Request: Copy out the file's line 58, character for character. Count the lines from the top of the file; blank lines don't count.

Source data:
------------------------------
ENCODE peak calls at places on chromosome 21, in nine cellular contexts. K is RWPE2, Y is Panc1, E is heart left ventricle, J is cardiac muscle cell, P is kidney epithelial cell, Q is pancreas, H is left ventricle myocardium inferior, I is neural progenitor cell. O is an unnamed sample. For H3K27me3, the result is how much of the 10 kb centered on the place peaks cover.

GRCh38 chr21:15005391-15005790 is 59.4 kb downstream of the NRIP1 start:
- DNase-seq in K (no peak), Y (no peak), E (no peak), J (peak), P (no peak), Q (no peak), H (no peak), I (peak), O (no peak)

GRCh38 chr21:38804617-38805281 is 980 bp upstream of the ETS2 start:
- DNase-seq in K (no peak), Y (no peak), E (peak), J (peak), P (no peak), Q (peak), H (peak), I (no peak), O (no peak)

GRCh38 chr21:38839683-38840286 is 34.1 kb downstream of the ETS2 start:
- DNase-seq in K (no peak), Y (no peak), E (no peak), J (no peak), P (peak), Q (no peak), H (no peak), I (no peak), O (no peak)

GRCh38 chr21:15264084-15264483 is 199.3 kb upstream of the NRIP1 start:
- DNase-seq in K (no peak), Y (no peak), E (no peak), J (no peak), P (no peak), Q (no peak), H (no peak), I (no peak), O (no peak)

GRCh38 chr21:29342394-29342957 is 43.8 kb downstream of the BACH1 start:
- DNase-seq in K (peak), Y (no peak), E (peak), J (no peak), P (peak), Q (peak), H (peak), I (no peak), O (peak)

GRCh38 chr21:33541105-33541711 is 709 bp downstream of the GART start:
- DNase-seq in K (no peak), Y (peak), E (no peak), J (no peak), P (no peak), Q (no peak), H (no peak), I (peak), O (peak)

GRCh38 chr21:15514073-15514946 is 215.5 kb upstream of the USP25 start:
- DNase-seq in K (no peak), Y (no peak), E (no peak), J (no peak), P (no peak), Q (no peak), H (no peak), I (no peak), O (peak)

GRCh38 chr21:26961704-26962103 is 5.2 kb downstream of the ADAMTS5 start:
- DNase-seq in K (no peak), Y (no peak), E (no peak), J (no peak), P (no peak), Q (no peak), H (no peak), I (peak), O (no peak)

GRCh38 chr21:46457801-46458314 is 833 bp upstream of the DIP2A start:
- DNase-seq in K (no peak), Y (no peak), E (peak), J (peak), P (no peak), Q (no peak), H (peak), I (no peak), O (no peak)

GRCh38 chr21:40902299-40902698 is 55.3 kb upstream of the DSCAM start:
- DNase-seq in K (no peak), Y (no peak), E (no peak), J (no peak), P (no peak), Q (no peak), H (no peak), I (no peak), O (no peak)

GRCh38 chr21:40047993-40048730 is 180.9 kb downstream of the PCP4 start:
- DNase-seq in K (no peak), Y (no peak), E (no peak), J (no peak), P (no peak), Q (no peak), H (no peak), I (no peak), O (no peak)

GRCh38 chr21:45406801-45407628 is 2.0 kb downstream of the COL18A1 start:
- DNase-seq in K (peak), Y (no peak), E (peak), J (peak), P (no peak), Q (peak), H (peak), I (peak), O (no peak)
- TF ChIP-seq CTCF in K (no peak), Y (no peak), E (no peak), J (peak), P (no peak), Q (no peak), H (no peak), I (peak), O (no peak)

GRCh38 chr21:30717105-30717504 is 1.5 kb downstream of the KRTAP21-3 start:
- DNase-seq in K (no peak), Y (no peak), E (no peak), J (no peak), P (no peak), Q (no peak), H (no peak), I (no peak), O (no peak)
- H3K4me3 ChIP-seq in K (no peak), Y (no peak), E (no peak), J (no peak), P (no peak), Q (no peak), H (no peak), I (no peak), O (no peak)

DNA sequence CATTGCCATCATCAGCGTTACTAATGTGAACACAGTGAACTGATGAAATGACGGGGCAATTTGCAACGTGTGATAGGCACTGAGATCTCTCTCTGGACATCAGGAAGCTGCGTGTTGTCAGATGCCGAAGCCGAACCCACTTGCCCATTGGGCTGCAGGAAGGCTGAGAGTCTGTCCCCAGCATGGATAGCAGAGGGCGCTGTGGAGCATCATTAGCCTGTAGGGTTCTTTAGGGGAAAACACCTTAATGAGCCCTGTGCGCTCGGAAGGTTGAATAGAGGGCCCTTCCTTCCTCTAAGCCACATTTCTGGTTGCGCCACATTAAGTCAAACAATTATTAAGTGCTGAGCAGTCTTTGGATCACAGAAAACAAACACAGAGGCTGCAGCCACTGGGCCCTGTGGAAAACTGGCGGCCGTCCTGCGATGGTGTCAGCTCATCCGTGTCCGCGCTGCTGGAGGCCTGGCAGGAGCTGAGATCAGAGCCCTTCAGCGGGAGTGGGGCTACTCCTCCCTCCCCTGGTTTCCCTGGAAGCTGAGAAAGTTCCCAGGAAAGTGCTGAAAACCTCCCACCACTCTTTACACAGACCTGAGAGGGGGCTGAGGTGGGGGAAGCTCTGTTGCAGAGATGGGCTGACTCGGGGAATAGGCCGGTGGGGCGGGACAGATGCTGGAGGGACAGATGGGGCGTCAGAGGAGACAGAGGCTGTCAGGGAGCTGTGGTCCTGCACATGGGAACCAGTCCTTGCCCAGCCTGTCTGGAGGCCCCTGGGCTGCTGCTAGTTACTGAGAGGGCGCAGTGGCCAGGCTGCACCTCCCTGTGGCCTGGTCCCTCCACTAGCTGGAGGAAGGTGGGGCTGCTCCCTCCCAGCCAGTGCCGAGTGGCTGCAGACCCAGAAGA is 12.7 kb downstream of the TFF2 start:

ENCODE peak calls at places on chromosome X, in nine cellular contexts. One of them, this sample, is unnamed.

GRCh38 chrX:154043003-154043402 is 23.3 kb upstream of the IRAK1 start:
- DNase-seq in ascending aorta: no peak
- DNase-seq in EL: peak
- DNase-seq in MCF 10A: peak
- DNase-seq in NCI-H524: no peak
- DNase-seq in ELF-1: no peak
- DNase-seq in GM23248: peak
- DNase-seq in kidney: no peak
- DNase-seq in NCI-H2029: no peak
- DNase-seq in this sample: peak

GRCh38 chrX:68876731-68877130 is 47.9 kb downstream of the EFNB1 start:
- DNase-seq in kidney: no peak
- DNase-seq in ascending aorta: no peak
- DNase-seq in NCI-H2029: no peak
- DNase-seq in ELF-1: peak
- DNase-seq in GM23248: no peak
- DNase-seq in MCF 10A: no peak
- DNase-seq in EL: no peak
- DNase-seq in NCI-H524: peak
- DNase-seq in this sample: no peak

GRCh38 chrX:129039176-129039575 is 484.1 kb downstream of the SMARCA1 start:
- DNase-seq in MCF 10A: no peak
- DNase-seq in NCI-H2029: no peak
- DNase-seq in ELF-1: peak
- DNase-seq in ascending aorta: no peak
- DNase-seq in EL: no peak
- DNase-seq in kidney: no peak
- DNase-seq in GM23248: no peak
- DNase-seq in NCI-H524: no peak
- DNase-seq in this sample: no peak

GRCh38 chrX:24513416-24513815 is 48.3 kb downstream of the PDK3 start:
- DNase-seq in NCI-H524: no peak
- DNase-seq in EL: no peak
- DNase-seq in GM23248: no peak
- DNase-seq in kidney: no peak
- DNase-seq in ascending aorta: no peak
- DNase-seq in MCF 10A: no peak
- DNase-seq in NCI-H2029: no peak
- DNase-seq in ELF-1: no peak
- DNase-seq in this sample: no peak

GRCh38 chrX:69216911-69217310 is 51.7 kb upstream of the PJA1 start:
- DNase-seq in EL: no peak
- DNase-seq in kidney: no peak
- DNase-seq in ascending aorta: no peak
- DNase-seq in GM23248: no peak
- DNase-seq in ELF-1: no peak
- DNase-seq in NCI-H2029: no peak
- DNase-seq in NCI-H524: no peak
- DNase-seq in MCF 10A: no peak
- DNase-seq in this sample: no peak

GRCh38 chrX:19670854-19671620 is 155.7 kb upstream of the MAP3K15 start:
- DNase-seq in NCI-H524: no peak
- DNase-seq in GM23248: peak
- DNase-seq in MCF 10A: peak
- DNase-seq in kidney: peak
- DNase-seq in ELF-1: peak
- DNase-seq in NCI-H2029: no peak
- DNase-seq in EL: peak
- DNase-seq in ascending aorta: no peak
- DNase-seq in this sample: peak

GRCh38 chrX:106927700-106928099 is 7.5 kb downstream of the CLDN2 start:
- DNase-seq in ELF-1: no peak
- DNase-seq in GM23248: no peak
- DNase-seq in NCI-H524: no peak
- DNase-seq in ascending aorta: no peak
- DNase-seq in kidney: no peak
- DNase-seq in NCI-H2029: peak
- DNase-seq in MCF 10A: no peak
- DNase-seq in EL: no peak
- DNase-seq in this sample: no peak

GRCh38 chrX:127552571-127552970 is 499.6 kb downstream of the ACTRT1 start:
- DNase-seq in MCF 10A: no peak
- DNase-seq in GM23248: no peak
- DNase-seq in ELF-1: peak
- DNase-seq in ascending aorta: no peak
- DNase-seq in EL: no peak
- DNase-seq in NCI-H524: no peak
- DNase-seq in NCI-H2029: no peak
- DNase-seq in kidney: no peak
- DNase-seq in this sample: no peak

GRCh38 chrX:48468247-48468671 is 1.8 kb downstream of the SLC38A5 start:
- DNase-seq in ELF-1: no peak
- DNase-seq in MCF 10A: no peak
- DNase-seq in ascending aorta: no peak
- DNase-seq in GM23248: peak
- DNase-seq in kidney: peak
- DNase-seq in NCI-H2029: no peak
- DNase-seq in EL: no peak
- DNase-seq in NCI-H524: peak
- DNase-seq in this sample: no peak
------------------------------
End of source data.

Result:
- DNase-seq in kidney: no peak